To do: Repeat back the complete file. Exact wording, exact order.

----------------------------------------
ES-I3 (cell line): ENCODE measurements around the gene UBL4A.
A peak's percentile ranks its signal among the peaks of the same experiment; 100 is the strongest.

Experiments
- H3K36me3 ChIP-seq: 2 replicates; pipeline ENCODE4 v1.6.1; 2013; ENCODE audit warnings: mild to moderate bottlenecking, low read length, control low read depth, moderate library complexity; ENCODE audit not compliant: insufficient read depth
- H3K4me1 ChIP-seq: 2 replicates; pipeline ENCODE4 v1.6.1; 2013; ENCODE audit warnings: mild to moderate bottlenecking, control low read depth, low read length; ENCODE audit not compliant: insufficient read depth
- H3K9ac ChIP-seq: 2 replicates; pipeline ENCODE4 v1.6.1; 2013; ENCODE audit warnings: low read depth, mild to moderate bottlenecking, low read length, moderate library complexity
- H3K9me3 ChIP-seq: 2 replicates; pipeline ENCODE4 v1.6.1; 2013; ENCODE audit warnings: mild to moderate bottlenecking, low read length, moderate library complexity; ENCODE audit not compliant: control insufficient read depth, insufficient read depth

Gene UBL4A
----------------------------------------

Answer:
ES-I3 (cell line): ENCODE measurements around the gene UBL4A.
A peak's percentile ranks its signal among the peaks of the same experiment; 100 is the strongest.

Experiments
- H3K36me3 ChIP-seq: 2 replicates; pipeline ENCODE4 v1.6.1; 2013; ENCODE audit warnings: mild to moderate bottlenecking, low read length, control low read depth, moderate library complexity; ENCODE audit not compliant: insufficient read depth
- H3K4me1 ChIP-seq: 2 replicates; pipeline ENCODE4 v1.6.1; 2013; ENCODE audit warnings: mild to moderate bottlenecking, control low read depth, low read length; ENCODE audit not compliant: insufficient read depth
- H3K9ac ChIP-seq: 2 replicates; pipeline ENCODE4 v1.6.1; 2013; ENCODE audit warnings: low read depth, mild to moderate bottlenecking, low read length, moderate library complexity
- H3K9me3 ChIP-seq: 2 replicates; pipeline ENCODE4 v1.6.1; 2013; ENCODE audit warnings: mild to moderate bottlenecking, low read length, moderate library complexity; ENCODE audit not compliant: control insufficient read depth, insufficient read depth

Gene UBL4A